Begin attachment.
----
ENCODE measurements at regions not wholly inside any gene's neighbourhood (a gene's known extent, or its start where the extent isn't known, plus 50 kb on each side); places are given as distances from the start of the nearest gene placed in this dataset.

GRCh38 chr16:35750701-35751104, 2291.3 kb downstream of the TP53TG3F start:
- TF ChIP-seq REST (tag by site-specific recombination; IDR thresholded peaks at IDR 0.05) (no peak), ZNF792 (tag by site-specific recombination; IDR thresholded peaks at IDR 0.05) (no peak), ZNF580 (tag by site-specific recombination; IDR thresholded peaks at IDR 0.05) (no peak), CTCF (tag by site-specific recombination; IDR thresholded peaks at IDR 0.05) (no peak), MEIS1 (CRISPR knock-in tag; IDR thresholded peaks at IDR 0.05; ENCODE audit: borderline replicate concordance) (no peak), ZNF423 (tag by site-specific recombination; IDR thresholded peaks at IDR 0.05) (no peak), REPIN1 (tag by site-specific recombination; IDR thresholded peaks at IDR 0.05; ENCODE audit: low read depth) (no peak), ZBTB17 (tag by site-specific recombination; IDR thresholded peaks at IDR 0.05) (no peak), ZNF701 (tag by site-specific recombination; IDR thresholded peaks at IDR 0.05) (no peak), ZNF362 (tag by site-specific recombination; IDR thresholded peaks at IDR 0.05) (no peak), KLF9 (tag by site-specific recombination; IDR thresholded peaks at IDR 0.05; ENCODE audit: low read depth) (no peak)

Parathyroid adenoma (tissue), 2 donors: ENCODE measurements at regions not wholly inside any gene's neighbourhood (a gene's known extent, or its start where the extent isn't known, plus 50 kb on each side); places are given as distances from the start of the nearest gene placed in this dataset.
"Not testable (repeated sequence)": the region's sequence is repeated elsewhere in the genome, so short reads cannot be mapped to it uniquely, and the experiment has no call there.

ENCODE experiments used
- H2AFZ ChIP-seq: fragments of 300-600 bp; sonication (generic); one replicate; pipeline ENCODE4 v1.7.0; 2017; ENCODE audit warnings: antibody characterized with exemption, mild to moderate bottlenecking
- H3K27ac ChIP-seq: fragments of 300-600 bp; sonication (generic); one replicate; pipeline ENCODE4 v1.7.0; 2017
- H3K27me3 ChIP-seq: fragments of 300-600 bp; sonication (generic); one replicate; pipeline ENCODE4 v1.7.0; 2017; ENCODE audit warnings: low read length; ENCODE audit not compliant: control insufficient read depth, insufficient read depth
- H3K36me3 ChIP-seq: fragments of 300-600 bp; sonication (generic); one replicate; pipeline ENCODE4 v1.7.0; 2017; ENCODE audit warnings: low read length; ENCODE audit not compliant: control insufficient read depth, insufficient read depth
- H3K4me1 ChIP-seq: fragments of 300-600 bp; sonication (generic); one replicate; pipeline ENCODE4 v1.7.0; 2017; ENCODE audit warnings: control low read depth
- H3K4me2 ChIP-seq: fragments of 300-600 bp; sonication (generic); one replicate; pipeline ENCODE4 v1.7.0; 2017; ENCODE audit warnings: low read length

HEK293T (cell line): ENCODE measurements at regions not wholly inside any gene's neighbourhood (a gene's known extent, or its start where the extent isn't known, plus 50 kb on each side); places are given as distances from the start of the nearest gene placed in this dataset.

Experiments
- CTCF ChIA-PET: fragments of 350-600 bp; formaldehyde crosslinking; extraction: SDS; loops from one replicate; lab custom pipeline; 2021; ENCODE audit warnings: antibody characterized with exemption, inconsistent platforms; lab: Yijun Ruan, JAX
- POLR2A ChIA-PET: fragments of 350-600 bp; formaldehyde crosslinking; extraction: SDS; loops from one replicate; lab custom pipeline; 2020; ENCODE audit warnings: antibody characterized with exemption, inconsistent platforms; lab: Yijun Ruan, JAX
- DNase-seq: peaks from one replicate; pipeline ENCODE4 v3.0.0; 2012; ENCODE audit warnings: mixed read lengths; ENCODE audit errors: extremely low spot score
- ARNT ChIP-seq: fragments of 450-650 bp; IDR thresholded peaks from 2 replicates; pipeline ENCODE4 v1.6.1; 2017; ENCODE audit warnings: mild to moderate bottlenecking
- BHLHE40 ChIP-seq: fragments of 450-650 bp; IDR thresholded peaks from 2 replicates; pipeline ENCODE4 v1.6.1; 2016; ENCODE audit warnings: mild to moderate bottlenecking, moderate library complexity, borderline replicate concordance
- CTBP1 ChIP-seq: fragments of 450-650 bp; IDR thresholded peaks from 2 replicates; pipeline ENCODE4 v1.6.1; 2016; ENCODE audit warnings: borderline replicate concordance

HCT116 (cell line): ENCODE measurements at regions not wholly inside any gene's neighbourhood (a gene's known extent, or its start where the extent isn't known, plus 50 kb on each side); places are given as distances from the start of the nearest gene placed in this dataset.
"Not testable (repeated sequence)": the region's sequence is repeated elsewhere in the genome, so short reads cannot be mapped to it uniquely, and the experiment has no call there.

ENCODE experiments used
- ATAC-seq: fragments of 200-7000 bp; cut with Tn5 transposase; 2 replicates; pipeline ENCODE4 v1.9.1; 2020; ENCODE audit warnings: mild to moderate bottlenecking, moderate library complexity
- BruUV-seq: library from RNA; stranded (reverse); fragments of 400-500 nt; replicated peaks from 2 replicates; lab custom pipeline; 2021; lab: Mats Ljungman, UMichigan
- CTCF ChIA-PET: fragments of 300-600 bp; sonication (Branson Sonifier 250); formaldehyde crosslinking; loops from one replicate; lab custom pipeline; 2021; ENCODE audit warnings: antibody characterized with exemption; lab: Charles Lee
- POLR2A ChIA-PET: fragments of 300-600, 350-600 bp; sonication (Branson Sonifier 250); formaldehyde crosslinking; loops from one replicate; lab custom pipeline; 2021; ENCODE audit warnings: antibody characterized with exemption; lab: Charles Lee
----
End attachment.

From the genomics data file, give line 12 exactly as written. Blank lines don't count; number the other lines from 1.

- H3K4me2 ChIP-seq: fragments of 300-600 bp; sonication (generic); one replicate; pipeline ENCODE4 v1.7.0; 2017; ENCODE audit warnings: low read length